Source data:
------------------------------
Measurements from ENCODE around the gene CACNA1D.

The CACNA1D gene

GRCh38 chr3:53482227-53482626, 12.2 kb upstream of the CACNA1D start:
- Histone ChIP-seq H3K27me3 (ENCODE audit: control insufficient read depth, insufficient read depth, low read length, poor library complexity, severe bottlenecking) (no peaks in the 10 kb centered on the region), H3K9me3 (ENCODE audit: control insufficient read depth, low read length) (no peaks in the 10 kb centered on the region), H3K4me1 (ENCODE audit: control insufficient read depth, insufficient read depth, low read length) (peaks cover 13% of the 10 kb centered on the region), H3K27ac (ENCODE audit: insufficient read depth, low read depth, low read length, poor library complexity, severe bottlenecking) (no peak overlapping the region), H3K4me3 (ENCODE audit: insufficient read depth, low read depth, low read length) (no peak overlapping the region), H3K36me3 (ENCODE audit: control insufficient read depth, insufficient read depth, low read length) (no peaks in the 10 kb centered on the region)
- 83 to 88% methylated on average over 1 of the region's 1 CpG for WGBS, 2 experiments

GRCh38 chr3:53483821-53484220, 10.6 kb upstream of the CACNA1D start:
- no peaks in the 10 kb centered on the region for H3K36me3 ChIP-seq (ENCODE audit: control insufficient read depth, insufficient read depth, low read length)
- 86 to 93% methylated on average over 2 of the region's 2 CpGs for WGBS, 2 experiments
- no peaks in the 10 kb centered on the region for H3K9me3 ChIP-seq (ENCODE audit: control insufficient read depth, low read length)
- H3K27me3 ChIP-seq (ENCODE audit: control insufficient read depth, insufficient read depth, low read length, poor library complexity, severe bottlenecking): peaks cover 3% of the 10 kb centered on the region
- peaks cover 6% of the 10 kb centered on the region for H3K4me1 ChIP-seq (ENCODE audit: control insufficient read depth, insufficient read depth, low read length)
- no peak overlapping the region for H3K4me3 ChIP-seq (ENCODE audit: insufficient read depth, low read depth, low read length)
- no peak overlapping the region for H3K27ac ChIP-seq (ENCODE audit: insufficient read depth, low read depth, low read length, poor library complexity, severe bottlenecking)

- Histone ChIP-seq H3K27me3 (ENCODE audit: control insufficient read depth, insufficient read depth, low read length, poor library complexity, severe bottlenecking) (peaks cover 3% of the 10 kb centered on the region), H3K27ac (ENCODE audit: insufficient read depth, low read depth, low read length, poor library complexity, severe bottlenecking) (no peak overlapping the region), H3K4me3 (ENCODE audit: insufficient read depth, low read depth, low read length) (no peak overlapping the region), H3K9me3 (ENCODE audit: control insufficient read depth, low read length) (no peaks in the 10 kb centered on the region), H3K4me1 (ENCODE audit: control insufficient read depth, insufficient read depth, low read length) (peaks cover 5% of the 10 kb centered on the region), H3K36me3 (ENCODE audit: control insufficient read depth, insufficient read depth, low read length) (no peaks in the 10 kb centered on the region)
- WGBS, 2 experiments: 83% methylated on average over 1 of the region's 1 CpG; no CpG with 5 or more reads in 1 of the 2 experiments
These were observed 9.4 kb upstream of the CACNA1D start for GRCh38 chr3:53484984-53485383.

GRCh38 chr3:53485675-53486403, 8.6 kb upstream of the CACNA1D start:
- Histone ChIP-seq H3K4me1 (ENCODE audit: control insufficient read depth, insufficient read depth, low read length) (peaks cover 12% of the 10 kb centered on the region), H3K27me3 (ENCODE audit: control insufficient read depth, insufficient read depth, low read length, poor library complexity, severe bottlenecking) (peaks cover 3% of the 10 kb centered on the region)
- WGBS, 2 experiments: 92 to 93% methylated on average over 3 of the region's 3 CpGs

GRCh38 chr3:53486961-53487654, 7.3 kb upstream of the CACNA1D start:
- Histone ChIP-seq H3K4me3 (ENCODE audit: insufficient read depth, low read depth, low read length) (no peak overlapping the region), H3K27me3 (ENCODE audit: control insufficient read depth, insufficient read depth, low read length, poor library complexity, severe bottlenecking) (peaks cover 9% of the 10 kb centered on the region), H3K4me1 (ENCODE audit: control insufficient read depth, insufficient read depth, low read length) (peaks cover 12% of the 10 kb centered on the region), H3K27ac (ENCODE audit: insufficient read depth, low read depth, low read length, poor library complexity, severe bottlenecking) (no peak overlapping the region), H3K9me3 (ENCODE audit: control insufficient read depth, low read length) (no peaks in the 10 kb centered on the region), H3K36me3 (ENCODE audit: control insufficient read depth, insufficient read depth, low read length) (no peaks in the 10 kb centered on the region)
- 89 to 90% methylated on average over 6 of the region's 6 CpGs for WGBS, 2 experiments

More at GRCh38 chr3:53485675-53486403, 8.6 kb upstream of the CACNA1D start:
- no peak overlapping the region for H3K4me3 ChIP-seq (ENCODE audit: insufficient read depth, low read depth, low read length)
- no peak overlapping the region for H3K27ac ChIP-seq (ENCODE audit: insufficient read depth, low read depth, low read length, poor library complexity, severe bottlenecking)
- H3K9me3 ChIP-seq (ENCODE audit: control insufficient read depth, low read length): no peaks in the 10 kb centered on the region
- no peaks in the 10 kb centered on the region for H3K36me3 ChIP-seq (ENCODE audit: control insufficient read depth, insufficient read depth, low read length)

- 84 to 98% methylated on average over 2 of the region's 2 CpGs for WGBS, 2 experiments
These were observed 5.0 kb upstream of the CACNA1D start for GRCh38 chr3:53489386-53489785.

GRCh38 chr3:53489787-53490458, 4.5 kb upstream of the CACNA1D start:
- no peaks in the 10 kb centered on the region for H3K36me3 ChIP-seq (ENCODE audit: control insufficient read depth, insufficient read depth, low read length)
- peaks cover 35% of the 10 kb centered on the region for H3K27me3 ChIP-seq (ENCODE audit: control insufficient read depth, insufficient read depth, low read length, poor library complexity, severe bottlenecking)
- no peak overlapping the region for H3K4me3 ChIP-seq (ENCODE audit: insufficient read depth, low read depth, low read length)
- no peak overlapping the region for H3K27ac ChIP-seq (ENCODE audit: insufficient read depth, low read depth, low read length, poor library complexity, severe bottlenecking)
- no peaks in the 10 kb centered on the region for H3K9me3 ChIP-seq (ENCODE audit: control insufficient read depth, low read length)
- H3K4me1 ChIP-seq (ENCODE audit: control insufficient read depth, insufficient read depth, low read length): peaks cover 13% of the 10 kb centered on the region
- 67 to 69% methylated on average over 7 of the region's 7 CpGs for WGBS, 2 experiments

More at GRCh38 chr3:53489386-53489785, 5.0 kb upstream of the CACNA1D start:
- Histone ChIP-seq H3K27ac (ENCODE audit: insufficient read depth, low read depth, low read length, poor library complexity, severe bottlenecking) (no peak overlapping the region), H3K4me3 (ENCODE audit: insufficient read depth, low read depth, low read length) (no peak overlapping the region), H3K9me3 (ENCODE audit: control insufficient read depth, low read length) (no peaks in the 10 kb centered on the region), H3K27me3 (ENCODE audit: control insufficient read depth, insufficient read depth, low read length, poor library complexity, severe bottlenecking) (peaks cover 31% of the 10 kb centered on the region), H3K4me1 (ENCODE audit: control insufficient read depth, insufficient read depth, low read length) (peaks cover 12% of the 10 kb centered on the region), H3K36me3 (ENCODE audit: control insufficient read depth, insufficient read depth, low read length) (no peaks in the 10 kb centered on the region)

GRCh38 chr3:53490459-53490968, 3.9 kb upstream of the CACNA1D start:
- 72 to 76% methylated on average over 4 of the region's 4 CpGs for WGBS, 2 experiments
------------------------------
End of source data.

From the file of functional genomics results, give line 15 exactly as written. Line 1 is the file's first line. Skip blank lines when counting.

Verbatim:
- WGBS, 2 experiments: 83% methylated on average over 1 of the region's 1 CpG; no CpG with 5 or more reads in 1 of the 2 experiments